Last week, I was invited by the World Bank for consultations on the challenges and drivers to investments in Indian renewable sector, especially solar and wind. ( http://bit.ly/9zZ3JD )
It was a day long discussion and interaction session, and was attended by experts from both the solar and wind industry.
While some of the challenges were different for solar and wind, many of them were common.
I am noting the salient levers (either drivers or challenges) in the order of importance as agreed by the participants:
1. Financing – especially access to non-recourse finance, availability of loans at softer interest rates, and longer tenure loans (instead of the current 6-8 years).
2. Renewable Purchase Obligations (RPOs) – If the mandates are implemented strictly, RPOs will act as a significant catalyst to solar and wind power investments
3. Feed-in-Tariffs – For solar PV, this is by far the single-most important investment mover
4. Tax Credits (Investment Tax Credits/ Accelerated Depreciation Benefits/Direct Tax Codes) – These are more relevant for wind, where most investments had so far taken mainly owing to the accelerated depreciation benefits. There was however a fear whether the Direct Tax Code regime that will be ushered in soon will nullify the depreciation benefits.
5. Import Tariffs – Fairly important for both solar and wind which depend on imports to some extent (though for solar PV it has been mandated that all modules should be bought locally in the first phase and all cells and modules should be bought locally in the second phase)
6. Local Content Requirements – As mentioned earlier, local content requirements are mandated by the National Solar Mission. To what extent they will affect investments in power plants is unclear, but they are likely to act as a catalyst for investments in solar cell and module manufacturing plants.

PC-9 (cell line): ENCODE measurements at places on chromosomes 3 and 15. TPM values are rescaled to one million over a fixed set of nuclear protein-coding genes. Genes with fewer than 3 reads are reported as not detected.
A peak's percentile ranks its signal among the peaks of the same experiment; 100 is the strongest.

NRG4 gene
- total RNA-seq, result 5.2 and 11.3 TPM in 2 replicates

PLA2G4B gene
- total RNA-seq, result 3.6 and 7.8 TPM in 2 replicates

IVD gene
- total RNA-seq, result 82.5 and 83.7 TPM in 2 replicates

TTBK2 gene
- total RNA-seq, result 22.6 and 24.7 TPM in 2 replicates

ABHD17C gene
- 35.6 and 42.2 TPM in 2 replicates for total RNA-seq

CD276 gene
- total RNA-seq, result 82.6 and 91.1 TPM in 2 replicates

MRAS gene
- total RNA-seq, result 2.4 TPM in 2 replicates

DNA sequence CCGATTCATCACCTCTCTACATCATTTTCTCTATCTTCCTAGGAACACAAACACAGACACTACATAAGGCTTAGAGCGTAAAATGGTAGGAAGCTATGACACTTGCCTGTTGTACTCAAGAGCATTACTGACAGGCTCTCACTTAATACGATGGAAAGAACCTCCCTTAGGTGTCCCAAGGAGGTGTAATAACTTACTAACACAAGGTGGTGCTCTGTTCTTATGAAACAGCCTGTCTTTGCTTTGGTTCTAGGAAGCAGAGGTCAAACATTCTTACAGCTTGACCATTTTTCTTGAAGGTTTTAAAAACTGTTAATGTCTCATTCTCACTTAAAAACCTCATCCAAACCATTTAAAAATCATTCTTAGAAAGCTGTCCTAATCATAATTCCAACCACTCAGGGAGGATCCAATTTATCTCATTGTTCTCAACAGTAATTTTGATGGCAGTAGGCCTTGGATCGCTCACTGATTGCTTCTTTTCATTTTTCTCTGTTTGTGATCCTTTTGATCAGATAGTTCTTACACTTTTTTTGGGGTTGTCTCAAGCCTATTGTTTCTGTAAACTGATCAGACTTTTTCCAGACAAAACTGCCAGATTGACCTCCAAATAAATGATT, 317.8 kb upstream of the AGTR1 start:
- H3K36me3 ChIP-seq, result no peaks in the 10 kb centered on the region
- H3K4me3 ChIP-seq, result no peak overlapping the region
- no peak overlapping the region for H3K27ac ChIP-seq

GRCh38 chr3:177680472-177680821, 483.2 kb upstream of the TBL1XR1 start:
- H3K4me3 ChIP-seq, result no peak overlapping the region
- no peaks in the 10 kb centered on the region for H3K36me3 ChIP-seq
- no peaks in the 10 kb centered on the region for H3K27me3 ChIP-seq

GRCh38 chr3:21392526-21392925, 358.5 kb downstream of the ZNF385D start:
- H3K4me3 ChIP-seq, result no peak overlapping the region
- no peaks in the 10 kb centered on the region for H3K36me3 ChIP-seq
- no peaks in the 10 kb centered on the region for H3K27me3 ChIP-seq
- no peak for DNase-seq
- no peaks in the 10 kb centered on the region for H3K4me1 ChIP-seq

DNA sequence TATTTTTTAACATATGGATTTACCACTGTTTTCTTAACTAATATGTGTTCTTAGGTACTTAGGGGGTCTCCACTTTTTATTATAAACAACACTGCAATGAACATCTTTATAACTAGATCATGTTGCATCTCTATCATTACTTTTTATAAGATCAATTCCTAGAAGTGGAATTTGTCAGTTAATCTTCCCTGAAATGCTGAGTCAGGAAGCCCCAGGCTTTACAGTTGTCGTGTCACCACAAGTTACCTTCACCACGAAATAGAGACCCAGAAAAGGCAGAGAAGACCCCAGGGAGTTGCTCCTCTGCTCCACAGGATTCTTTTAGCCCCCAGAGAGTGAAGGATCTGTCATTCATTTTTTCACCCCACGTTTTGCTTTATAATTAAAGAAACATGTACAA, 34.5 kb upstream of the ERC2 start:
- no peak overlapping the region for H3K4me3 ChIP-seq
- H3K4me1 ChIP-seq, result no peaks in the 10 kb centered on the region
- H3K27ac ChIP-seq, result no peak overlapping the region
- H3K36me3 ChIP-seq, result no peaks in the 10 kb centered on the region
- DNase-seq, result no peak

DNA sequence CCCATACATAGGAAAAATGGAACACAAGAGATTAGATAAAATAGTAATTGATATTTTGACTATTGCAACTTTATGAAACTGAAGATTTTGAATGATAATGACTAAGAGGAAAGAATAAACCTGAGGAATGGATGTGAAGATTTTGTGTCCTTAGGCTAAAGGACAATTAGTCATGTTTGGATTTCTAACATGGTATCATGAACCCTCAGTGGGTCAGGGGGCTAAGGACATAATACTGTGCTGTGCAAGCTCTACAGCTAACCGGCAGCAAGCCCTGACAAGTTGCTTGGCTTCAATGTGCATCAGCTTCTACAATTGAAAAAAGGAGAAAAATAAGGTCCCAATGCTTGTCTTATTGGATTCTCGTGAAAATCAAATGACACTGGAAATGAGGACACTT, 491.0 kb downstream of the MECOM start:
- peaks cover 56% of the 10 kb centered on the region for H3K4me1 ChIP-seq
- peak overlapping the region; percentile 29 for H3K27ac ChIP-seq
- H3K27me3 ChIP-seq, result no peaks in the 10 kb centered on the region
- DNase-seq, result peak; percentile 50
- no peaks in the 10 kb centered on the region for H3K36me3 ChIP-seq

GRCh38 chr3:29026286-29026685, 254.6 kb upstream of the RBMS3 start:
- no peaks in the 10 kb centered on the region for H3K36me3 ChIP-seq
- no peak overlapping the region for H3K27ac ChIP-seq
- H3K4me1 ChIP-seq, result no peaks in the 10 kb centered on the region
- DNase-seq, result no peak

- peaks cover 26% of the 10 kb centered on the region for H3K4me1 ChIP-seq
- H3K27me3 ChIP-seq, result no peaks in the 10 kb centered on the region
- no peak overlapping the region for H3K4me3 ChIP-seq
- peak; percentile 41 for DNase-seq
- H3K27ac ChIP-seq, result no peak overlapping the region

7. RECs – Though new, RECs will have a positive effect on investments in wind and solar as it opens up a domestic avenue of obtaining incentives from green power production.
8. Investment Subsidies – Not relevant in a big way for grid connected power plants, but for offgrid, investment subsidies could drive the market significantly.
9. Getting Clearances (esp. Forest Clearances) – I was informed that one of the reasons for the slow growth of wind industry in Karnataka was the difficulty in getting clearances for forest land (most windy regions in Karnataka were in forest lands!). I am not sure how important this is for wind and solar investments in other regions, but it certainly is a major criterion for small hydro where getting clearances (from as many as 7 or 8 departments) could take years!
10. Scheduling and Forecasting – Banks and other investors are increasingly insisting that they get a better grip on the potential electricity output from solar and wind power plants so that they can more accurately predict cash flows.
11. Policy Stability – In India, especially at state level, one can never be certain whether successive governments will continue with the policies of their predecessors. This creates a barrier to investments.
12. Timely Payments – In some states (especially Tamilnadu), some wind power producers had complained that the electricity board was not paying their tariffs on time. But apparently in some states, the electricity boards are super-efficient. For instance, in Gujarat the board pays the developer in the first week of the month (instead of the last week) and takes a 1% deduction for the advance payment. The Gujaratis sure know how to do business!
The very next day after the World Bank consultation, I chaired a panel the Renewable Energy Conference at Chennai ( http://www.renewableenergyconference.in/conf-prog2010.html ), conducted by Exhibitions India. It provided me an opportunity to validate many of the challenges noted above. I am hoping to learn more on this important topic.
I hope these details were of help.